Letter to Congress on Iran Ballistic Missiles and International Sanctions Enforcement Act, November 9, 2017

Year Published
  • 2017
  • English

November 9, 2017

The Honorable Bob Corker, Chairman
Senate Foreign Relations Committee
United States Senate
Washington, DC 20510

The Honorable Ben Cardin, Ranking Member
Senate Foreign Relations Committee
United States Senate
Washington, DC 20510

Dear Senators Corker and Cardin:

As Chair of the Committee on International Justice and Peace of the United States Conference of Catholic Bishops, I urge you to oppose H.R. 1698, the Iran Ballistic Missiles and International Sanctions Enforcement Act.

Last month, President Trump refused to certify Iran's compliance with the Joint Comprehensive Plan of Action (JCPOA), a 2015 multilateral agreement that has restrained Iranian nuclear activities. Objective reports indicate that Iran is complying with the agreement.  Experts tell us that key components of the agreement will remain in place indefinitely, including on-site inspections.  

Both the Holy See and our Committee welcomed the agreement as well as the efforts made by the international community to ensure Iran's compliance with its provisions. In our view, the alternative to a diplomatic accord leads toward armed conflict and greater regional and global instability.  Jeopardizing the JCPOA would seriously undercut diplomacy and dialogue as tools for avoiding armed conflict.

The passage of H.R. 1698 threatens to undermine the JCPOA, marginalize vital U.S. alliances and weaken the global coalition promoting nuclear nonproliferation. This legislation violates the terms of the JCPOA, damaging the credibility of the United States in negotiations with other states such as North Korea. Breaching the JCPOA would also aggravate geopolitical tensions with key allies, Great Britain, France and Germany, and with China and Russia, both of whom have common interests in restraining North Korea's program.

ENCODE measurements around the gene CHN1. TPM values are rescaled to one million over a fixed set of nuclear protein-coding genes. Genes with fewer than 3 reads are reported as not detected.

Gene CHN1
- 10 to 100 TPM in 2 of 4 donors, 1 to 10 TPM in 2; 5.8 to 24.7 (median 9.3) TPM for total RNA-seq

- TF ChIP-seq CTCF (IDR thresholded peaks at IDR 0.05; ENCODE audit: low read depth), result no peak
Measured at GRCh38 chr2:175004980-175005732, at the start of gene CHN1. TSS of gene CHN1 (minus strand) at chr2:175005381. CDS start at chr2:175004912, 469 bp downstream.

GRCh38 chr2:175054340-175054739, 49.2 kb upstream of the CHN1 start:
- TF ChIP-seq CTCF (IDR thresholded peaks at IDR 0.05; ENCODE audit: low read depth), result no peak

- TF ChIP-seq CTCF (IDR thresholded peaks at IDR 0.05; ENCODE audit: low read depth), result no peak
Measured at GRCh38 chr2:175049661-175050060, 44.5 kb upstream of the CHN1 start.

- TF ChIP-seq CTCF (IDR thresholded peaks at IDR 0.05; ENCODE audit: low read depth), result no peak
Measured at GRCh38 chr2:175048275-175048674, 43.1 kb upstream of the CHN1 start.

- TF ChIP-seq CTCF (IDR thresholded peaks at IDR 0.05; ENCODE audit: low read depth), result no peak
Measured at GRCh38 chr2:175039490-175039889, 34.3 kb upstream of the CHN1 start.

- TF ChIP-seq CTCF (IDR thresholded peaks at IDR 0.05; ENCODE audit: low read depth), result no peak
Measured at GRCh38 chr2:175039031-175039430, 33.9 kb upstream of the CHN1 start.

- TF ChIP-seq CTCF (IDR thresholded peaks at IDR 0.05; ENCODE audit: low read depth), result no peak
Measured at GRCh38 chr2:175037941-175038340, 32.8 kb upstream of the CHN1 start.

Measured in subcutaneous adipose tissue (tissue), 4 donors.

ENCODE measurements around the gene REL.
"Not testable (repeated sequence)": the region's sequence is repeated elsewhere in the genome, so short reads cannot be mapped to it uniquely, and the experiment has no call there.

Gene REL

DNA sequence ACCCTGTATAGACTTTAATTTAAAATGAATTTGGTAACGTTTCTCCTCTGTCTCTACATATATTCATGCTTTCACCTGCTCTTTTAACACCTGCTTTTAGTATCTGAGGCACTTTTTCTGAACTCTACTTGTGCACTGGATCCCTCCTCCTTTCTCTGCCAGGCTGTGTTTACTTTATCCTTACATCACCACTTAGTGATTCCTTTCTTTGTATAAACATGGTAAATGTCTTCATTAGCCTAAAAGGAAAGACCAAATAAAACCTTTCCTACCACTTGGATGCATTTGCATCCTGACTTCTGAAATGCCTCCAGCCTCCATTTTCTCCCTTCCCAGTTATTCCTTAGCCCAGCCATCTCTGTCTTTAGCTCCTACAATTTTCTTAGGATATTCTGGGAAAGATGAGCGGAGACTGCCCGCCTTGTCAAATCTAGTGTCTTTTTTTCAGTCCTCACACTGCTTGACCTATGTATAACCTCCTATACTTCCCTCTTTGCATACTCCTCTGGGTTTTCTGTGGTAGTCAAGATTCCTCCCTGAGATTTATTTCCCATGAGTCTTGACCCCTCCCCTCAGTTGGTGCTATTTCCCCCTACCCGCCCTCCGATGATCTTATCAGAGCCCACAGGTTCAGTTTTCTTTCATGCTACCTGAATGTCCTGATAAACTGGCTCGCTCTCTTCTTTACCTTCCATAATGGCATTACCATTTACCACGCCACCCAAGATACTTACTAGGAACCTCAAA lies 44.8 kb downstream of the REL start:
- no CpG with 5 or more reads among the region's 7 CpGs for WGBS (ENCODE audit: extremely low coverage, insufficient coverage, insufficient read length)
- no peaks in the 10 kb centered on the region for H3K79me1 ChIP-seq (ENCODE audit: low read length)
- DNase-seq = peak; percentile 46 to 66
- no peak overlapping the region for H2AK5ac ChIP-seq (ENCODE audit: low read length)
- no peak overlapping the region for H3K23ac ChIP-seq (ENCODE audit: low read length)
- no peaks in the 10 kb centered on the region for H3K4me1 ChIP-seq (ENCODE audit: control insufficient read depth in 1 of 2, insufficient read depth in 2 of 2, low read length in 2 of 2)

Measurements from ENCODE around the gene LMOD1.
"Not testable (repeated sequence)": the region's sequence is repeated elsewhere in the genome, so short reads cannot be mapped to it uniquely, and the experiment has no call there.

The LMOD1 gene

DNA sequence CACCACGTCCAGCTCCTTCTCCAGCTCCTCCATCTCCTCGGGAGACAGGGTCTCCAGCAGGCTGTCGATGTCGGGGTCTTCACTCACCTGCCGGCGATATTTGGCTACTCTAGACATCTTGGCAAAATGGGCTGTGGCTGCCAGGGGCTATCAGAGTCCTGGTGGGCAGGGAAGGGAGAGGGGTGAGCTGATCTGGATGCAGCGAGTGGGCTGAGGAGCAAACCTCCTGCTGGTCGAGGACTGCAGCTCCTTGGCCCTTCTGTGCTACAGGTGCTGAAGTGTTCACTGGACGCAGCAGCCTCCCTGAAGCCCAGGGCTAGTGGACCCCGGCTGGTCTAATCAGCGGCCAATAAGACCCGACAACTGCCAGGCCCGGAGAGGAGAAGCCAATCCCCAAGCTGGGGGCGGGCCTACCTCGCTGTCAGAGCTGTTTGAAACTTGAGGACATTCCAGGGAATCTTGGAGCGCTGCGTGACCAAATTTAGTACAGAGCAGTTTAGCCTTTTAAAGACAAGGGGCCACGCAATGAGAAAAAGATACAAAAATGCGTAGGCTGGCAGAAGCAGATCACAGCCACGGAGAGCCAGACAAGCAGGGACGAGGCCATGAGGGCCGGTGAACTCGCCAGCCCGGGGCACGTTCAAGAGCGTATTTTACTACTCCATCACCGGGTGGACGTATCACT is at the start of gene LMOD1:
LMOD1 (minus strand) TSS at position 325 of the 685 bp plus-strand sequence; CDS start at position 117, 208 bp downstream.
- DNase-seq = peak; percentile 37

More immediately, the imposition of sanctions that violate the agreement may empower hardline elements of Iranian leadership, undermining an initiative that enjoys wide support among ordinary Iranians who want their nation to become reintegrated into the international community. Given all these considerations, a renegotiation of the JCPOA would be impossible.

While unrelated Iranian activities in the region are indeed worrisome, our country must consider whether the urgency of those particular threats outweighs the severe long- and short-term risks likely to be incurred by a unilateral U.S. withdrawal from the JCPOA.

As the United States has demonstrated countless times, dialogue among nations is an essential pillar of peace. I invite you, therefore, to reflect on the JCPOA as the culmination of thirteen years of dialogue involving six nations and Iran, and to work to ensure the integrity of the indispensable tradition of pursuing peace through sincere and honest dialogue.

Sincerely yours,

Most Reverend Oscar Cantú
Bishop of Las Cruces
Chair, Committee on International Justice and Peace

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